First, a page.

The Cork Examiner March 12, 1923
(Through our private wire).
180, Fleet Street, Sunday Night.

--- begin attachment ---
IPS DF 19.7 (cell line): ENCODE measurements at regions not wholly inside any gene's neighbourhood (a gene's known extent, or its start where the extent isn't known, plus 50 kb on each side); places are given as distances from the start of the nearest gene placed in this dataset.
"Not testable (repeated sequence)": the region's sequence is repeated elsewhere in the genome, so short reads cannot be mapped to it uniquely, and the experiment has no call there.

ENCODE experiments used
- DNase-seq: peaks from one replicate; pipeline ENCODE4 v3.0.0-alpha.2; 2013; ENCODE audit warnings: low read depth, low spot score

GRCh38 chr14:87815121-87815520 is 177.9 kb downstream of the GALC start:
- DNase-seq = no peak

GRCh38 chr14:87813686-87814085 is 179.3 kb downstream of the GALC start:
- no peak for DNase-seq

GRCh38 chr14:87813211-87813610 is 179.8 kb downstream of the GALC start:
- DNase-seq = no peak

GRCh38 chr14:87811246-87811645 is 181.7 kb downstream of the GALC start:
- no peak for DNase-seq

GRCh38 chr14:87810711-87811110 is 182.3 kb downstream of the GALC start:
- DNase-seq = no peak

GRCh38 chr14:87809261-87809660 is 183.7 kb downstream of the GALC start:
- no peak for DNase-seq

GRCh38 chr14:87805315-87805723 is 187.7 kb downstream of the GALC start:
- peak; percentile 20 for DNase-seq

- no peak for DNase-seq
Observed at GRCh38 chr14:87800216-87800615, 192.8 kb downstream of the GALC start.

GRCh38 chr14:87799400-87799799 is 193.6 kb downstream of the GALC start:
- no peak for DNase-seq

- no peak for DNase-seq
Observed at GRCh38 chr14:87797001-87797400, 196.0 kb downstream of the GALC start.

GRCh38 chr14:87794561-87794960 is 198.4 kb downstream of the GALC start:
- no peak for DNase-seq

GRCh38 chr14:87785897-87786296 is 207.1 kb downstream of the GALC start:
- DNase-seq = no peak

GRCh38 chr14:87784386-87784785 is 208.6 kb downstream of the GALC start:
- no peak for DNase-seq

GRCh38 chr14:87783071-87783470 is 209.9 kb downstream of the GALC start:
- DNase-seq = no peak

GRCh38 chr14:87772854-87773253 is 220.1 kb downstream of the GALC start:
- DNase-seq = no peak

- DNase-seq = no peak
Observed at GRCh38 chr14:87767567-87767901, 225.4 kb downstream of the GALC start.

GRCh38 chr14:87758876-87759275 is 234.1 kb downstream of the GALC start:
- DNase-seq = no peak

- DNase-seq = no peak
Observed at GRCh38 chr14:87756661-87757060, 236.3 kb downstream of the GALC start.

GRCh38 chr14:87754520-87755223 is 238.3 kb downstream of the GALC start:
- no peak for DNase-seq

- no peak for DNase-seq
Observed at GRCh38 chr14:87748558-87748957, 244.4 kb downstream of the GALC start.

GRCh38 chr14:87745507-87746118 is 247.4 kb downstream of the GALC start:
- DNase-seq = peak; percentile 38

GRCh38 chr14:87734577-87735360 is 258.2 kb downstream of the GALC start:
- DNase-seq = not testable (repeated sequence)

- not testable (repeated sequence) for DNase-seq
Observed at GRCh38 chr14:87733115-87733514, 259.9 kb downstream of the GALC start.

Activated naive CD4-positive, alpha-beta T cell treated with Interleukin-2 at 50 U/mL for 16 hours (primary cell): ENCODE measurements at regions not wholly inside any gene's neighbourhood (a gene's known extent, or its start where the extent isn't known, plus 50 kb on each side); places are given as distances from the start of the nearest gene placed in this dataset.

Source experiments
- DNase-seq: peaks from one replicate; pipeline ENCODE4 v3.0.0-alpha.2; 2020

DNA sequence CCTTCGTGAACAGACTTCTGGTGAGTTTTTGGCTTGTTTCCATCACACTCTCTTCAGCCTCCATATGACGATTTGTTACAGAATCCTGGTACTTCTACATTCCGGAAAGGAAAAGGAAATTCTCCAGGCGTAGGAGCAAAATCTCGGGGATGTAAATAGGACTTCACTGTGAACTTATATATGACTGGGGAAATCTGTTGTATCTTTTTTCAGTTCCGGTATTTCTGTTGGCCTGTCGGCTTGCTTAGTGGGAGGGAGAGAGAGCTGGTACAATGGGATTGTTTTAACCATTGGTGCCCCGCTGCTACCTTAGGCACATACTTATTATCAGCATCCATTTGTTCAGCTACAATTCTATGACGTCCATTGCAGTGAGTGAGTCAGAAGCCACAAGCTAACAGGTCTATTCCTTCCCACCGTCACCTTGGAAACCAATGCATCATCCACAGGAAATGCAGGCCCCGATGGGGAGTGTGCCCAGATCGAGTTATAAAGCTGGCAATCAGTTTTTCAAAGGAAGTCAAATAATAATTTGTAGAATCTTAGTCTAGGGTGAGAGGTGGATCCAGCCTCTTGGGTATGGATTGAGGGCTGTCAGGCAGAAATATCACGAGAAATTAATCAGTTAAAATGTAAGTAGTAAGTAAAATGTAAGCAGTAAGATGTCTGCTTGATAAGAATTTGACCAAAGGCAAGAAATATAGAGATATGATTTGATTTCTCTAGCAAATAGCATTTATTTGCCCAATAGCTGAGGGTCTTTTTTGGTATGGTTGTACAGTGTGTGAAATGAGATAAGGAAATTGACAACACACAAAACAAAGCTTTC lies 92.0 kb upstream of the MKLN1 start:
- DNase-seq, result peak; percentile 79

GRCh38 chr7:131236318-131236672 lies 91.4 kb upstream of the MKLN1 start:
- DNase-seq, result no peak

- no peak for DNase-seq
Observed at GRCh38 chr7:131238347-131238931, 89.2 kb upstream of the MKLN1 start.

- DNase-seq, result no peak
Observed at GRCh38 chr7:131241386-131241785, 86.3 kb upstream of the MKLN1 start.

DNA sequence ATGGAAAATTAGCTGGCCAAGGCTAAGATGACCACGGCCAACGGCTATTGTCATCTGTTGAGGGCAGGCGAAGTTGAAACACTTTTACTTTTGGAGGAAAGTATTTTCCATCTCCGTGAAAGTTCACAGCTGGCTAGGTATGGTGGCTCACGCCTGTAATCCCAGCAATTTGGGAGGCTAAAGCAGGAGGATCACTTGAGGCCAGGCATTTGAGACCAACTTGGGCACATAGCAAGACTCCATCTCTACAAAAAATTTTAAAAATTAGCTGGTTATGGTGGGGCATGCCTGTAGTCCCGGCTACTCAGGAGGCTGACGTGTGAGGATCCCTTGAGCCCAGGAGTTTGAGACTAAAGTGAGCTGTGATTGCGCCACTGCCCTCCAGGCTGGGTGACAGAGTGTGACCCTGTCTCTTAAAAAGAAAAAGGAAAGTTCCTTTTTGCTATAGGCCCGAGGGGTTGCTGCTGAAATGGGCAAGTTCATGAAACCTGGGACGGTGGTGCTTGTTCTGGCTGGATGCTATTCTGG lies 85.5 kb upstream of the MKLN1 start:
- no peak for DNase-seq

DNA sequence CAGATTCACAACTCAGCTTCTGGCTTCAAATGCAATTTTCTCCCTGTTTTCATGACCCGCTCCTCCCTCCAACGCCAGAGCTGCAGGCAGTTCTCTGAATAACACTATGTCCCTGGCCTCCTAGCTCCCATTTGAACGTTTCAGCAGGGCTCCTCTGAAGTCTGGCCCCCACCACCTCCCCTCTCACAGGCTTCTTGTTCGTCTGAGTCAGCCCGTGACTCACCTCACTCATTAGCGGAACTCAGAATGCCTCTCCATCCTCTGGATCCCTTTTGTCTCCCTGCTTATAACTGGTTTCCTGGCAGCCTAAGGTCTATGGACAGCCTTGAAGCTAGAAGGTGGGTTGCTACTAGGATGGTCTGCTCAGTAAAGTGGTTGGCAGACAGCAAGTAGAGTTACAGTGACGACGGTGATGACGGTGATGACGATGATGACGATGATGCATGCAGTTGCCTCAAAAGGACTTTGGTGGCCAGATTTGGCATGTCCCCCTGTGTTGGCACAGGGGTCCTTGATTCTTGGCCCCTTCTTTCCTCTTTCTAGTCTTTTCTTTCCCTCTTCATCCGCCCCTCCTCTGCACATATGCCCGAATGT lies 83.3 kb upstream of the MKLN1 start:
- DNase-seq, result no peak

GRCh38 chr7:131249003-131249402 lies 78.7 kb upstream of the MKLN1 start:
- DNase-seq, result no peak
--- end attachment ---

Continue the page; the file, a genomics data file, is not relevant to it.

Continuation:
Mr. Frank Fahy’s paper on “Ould Kinvarra” at the Irish Literary Society last night was one of the most delightful things the Society has had for many a long day. It was an authentic picture of Irish life in a little country town in the sixties and seventies. It was real because the memories were Mr. Fahy’s own memories, and yet as he truly said, other things being equal, it might have stood for a picture of life in any other little Irish town in the same period. Those of us who heard the paper saw the people of Kinvarra and heard their familiar talk in their homes and out of them, took part in their joys and sorrows, and were one with them in their passionate love of the scenes among which they moved, a love which years of exile from them and leagues of sea and land now lying between the exiles and them only seem to increase. The success of Mr. Fahy’s paper lay not only in the sympathetic chords it touched in the hearts of his audience but in the artistry with which he drew his picture, and the inimitable way in which he made every word tell. Every inflection in his voice was full of meaning. No one else could have written the paper, no one else could have read it so well. It was little wonder that in the subsequent discussion there were appeals to Mr. Fahy to have “Ould Kinvarra” printed – and along with it the other lecture which he gave not long ago before the Society in which he described the work of the Southwark Irish Literary Society in London in the eighties. The only drawback to the evening was that its attractiveness demonstrated severely how inadequate is the space in the Society’s room for such an occasion.